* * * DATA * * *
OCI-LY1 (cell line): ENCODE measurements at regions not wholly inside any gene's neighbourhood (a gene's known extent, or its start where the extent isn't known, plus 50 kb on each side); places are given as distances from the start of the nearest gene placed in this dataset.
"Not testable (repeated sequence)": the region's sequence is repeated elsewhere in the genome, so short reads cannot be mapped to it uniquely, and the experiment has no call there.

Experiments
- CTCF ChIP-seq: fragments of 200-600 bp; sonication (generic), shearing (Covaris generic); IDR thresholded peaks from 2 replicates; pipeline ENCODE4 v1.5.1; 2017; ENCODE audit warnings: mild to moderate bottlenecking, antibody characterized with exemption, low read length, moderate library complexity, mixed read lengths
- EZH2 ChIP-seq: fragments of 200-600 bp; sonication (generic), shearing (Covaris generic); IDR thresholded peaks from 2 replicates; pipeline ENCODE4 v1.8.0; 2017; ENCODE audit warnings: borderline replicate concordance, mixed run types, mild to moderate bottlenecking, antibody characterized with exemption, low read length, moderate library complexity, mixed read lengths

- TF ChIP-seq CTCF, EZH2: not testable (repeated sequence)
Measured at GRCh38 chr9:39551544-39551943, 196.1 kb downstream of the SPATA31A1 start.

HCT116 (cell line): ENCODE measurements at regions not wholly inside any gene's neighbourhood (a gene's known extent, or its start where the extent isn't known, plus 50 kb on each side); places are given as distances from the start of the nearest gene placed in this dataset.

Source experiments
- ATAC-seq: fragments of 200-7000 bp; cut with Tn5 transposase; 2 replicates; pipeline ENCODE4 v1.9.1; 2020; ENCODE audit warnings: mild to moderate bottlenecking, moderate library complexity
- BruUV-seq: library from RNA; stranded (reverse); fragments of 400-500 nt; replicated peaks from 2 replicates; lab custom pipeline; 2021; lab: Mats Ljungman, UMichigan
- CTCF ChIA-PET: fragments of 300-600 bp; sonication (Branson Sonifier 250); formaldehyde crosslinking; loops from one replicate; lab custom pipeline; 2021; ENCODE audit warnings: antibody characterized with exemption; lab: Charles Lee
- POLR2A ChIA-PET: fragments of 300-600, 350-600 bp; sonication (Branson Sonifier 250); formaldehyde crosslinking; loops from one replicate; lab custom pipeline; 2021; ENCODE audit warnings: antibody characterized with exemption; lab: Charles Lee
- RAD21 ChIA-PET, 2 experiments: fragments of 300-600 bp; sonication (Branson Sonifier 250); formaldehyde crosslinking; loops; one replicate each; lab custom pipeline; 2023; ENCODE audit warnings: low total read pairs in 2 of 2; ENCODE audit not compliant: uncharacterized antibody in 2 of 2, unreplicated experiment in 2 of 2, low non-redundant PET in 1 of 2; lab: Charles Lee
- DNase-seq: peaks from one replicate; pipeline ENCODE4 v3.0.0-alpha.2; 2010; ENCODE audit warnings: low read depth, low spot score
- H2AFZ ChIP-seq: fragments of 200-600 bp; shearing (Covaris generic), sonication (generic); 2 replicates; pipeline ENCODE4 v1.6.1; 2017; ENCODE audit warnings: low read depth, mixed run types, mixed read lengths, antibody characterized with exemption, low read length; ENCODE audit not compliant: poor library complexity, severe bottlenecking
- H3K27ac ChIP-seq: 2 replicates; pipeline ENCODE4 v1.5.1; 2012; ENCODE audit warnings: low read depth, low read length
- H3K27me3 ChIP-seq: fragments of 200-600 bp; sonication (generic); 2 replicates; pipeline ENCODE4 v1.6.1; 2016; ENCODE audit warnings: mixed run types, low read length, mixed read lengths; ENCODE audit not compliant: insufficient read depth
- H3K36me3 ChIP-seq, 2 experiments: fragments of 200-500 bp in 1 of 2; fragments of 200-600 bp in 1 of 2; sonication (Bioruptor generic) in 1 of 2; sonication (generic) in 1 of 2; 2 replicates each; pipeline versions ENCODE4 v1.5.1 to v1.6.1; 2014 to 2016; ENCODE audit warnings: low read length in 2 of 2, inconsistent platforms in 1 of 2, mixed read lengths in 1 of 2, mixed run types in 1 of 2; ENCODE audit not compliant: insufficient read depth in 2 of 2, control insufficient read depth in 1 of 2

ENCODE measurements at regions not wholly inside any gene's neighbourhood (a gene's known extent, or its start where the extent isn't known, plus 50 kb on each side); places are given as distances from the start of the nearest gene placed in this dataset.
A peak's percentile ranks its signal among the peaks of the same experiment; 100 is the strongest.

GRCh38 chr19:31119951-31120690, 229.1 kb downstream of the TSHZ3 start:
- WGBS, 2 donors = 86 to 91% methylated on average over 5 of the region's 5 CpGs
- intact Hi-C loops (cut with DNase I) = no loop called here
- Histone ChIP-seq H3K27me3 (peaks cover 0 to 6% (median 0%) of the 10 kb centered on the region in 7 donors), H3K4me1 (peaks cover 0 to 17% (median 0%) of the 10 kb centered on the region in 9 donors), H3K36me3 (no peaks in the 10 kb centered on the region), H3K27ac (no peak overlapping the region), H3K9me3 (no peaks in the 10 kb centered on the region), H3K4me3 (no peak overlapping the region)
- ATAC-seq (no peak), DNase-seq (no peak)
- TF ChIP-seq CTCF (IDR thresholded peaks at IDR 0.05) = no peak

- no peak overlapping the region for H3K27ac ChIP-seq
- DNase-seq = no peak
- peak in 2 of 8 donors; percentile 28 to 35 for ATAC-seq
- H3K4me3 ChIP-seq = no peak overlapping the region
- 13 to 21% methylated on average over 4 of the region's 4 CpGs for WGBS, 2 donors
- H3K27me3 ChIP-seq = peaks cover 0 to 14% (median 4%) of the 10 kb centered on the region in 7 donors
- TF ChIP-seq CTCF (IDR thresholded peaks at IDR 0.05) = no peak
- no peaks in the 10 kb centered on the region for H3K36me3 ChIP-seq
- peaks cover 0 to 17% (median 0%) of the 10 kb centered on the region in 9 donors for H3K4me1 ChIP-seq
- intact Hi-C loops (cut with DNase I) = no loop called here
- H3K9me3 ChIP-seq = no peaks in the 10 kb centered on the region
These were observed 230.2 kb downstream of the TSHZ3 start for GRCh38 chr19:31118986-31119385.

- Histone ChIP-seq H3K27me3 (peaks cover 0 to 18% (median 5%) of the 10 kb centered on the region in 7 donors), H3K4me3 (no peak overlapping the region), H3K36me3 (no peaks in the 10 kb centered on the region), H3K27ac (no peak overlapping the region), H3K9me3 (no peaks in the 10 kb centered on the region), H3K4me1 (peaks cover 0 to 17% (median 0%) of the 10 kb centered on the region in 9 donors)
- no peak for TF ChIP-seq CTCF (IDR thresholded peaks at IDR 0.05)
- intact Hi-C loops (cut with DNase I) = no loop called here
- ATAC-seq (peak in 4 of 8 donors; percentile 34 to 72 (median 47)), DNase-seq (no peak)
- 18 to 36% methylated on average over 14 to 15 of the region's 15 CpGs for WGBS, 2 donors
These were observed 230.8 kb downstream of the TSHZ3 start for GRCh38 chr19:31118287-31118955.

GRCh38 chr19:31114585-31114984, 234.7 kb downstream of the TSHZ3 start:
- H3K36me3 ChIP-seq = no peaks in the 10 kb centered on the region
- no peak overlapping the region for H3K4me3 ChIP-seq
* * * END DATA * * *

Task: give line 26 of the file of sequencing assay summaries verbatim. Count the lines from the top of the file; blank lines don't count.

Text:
- ATAC-seq (no peak), DNase-seq (no peak)